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What if you die without a will?

12 July 2018 by National Bank
dying without a will

It’s easy to postpone writing a will. So that your loved ones don’t end up with problems and disappointments, here are some things to consider and advice to follow to ensure peace of mind.

Planning: Do I need a will?

Yes. The process is not only essential for planning your estate in the event of death, but also to protect yourself in the event of incapacity, providing for the division of your assets, covering funeral costs, ensuring your wishes are respected, taking advantage of the best tax strategies for your heirs and making sure your death doesn’t become a source of conflict.

The law is the law

If you don’t have a will, the courts will determine who your heirs are and what portion of your assets and money they will inherit. Because the legal system doesn’t distinguish between your life situation and that of other citizens, the rules are the same for everyone. Only a will can guarantee that your specific wishes are carried out. Many people put significant effort into building up their personal estates—yet less than half of Canadians have a will.

In a common-law relationship

Without children, your partner will inherit nothing—neither property nor money, no matter how many years you’ve been living together. Your family members—brothers, sisters, parents—are the ones who will automatically inherit all your worldly possessions.

If you have children together but no will, according to the law, your partner will only inherit a third of your wealth. The rest—your assets, the value of your home and investments, and RRSPs—will be divided among your children.

Married or in a civil union

If you don’t have any children, your entire estate will go to your partner. However, if one or both of your parents are still alive, your partner will only inherit two thirds of your estate, and the rest will be divided equally between your parents. If you have children, your partner will inherit one third and your children two thirds.

Not legally divorced

According to the law, without a will, no matter the reason or how many years you’ve been separated, your ex-partner will inherit everything. By the letter of the law, you are still married to this person—they will even take precedence over any children you have together.

Are you ready to get a will? Here are your options

There are three types of wills recognized by law. When it comes to planning, a will drafted by a notary is the most ironclad way to cover all the scenarios that could arise after your death. For instance, what happens to your dependent children if you die in a car accident with the rest of your family members? It can be a difficult and complex process, but with a notary’s expertise, your heirs can avoid many problems.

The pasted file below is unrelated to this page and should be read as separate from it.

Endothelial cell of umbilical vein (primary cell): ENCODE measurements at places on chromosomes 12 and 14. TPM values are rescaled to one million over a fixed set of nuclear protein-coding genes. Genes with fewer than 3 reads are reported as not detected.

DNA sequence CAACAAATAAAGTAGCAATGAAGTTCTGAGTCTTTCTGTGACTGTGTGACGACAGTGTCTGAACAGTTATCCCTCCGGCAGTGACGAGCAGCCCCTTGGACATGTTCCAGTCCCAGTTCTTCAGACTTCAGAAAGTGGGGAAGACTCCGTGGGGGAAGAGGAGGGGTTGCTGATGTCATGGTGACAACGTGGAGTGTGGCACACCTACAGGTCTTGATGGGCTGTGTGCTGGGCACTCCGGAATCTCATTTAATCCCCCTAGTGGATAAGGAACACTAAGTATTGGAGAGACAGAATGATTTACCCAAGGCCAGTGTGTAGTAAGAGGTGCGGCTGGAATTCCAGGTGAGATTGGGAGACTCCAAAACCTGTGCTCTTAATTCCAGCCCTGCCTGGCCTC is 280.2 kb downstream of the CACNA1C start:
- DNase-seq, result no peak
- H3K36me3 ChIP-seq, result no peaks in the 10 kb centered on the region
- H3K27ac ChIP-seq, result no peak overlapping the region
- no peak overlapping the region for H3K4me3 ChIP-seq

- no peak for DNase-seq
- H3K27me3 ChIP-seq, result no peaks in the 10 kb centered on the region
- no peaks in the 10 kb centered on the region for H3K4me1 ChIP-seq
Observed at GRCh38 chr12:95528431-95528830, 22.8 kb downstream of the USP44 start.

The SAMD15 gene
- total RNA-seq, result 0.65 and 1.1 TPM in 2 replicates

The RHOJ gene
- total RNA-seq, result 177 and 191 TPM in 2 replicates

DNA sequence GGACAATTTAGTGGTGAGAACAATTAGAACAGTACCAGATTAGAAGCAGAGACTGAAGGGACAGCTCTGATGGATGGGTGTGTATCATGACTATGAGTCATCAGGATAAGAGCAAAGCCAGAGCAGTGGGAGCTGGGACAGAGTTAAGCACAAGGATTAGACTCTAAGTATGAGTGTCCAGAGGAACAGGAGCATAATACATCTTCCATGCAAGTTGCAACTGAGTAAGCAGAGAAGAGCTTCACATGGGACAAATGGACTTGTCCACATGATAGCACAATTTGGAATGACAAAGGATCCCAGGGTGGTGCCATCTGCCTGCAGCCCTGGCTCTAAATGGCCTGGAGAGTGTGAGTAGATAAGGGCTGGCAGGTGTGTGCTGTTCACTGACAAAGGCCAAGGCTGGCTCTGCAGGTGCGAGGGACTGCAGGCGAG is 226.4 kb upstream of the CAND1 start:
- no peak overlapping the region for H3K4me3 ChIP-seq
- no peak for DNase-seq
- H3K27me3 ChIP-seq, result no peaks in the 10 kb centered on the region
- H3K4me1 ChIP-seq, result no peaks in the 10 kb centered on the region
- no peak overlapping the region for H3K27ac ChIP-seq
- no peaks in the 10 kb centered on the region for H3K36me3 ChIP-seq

The two other options to consider are a holograph will, written by hand, and a witnessed will. Just be aware that the most economical option may not be the best option, as certain details might be overlooked.

A protection mandate: Just as important as a will

To avoid potentially painful family conflicts in the event that you are no longer able to make decisions for yourself, it’s a good idea to designate a person (a mandatory) to act in your interests during the execution of your will with a notary. A protection mandate is crucial if your health deteriorates to the point that you can no longer manage your estate, including your finances, bill payments, bank transfers and other day-to-day obligations.

As such, power of attorney is also an interesting avenue to explore. It allows a third party to carry out your banking transactions. You can write it yourself or have a legal professional prepare it for you. You can modify or cancel it at any time, so long as you are capable.

Settlement of an estate

An executor is the person you designate to settle the terms of your estate and will, according to your wishes and applicable laws. It’s also a good idea to know the different options and solutions available to you, such as a personal or family trust, which provides tax advantages in addition to protecting certain assets.

The reality of life

Everyone wants their loved ones to have peace of mind, so it’s best to put your wishes down in a will—sooner than later. As your situation evolves, you’ll simply need to revise the document, for instance, in the event of a separation.

In terms of strategic planning, properly managing your estate and the distribution of your wealth could be one of the best investments you’ll ever make.

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